Fergus Greer studied at St. Martin's School of Art, London, former assistant to Richard Avedon and Terence Donovan. He works for leading American and international magazines and has participated in numerous international exhibition.
Selected exhibitions: XTRAVAGANZA Staging Leigh Bowery, Kunsthalle Wien; 2007 The Perfect Man, White Columns, New York City; 2006 FERGUS GREER - PHOTOGRAPHER IN FOCUS, National Portrait Gallery, London; 2005 Always a little further, The Arsenale, 51st Biennale di Venezia; The future has a silver lining, Migros Museum für Gegenwartskunst, Zurich; 2004 Take a Bowery, Museum of Contemporary Art, Sydney.
The extensive series Looks by Fergus Greer was created over a period of six years (1988–1994) and in around forty photo shootings. Like no other, he succeeded in depicting Leigh Bowery between stylization and performance. The photographer posed the Australian performance artist before a neutral background in various outfits enwrapping his face and body entirely or adorning them sparingly. Thus Greer accented the theatricality and expressive posturing of Leigh Bowery. Even when he disappears fully behind his creations, Bowery’s spirit seems to play with the permeability of the garments enwrapping him and to push through them. In pictures rich in contrast that make use of a highly professional lighting concept, Fergus Greer underlines the sculptural quality of Bowery’s body. (Angela Stief, 2012)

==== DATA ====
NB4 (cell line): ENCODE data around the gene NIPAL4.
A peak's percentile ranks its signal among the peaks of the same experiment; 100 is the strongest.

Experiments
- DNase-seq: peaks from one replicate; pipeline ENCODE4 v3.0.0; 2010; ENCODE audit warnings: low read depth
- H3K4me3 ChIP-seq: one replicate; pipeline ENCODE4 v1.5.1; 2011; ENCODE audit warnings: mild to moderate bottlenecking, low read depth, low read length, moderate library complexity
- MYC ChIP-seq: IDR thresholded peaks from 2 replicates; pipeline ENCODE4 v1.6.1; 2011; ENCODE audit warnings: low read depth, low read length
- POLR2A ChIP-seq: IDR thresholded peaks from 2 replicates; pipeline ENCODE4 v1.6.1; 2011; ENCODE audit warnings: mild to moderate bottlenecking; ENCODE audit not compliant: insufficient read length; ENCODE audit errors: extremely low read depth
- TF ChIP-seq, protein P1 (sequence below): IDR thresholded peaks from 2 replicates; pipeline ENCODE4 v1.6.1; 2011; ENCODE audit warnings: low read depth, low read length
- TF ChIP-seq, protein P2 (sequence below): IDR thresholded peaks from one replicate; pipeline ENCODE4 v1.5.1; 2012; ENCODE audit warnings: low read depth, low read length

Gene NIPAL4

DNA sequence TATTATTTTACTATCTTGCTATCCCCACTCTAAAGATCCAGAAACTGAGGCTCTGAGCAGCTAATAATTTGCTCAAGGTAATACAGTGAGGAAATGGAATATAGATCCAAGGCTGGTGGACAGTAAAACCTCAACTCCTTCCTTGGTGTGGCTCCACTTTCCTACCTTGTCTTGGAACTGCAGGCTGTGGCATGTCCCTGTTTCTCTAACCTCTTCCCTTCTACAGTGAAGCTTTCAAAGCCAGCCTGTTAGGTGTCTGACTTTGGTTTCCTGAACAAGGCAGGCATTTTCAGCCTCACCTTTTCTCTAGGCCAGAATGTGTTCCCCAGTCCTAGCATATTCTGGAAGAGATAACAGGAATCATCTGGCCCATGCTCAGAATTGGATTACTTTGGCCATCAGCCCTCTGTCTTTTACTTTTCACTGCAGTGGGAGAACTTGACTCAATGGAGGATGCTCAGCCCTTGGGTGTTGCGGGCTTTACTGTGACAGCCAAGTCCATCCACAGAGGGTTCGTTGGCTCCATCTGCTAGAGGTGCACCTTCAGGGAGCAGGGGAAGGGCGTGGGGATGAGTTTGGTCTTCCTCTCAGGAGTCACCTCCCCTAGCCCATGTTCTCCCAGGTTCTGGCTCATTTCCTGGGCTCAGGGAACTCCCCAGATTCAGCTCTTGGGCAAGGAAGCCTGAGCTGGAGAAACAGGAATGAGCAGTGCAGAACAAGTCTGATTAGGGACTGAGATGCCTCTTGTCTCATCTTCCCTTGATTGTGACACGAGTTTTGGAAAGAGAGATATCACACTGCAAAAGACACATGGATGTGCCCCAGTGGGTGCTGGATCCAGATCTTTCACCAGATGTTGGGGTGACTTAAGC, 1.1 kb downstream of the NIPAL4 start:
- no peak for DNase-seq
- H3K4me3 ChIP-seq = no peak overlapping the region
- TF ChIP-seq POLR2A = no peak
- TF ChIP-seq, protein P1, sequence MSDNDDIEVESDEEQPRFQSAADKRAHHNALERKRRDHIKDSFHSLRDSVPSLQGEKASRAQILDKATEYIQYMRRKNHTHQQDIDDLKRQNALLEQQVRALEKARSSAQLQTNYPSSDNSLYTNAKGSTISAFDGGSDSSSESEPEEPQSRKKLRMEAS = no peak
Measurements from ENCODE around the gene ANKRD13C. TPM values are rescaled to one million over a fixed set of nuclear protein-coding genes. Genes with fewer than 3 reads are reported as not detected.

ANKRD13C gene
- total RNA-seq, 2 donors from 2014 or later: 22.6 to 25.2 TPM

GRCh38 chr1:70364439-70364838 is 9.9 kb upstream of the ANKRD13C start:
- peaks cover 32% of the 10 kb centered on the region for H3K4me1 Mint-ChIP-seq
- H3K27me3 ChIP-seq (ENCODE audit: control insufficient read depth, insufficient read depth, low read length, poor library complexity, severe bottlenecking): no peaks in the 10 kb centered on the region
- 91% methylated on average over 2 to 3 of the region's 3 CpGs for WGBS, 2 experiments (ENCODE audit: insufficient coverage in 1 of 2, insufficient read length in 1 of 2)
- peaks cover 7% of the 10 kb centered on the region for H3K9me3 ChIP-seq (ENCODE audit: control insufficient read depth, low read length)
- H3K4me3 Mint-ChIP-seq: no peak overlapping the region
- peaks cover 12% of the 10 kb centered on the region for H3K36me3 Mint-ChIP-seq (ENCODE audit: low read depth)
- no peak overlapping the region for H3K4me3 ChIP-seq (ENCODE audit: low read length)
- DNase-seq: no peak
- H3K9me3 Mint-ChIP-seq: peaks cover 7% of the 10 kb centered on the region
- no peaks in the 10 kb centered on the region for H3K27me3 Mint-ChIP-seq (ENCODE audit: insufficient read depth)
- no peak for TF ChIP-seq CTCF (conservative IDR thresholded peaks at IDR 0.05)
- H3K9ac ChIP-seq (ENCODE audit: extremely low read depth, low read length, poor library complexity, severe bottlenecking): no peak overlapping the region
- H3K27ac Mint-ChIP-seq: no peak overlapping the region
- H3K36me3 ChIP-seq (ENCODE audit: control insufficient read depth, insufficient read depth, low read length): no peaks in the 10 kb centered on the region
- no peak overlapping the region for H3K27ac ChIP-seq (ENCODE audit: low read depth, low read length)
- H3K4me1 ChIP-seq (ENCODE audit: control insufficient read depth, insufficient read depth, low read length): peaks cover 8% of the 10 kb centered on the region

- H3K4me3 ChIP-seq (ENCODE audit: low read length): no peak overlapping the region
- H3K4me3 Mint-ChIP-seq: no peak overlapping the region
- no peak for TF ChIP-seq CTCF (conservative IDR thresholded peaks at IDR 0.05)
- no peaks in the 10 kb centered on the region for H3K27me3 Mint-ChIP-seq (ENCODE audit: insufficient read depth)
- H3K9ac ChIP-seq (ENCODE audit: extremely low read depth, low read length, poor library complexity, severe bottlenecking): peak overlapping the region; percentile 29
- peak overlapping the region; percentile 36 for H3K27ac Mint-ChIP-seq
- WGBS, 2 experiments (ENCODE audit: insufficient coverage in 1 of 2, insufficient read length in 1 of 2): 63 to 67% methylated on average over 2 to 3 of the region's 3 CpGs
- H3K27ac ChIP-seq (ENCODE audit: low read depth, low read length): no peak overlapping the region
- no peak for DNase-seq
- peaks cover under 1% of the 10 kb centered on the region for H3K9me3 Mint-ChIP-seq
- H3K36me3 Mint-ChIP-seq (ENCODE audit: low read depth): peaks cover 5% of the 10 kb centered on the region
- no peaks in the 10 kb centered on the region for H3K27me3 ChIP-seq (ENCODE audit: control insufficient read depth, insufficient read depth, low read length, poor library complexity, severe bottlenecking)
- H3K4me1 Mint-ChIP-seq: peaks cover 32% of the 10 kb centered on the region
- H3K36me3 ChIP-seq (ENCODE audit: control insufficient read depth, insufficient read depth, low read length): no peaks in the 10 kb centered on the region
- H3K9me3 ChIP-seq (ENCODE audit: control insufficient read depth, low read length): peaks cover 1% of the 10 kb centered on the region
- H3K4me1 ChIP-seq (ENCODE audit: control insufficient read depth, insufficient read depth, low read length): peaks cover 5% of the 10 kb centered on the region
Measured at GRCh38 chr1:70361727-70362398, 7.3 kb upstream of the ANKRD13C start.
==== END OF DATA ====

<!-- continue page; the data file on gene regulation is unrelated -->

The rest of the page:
I first met Leigh Bowery in 1986, at one of his shows in London. I was a bit taken aback: Leigh was in an outfit that made him look 7ft tall, and his face was covered in paint. But he just said: "Let's do some pictures." That was the start of our relationship. We worked together for eight years, until he died. I was never a clubber: I'd just come out of the army and was an outsider to the world of his performance. That gave us an interest in each other.
He'd call me about twice a year, saying he had some more "looks", as he called his costumes. I shot the series on large format. I'd just been working for Richard Avedon, and large format was his thing. You can keep all that wonderful detail, right down to the seam-lines. The cross-mixture of texture and fabric was so important to Leigh. You feel like you can almost reach out and touch it.(quot. Fergus Greer, 2011)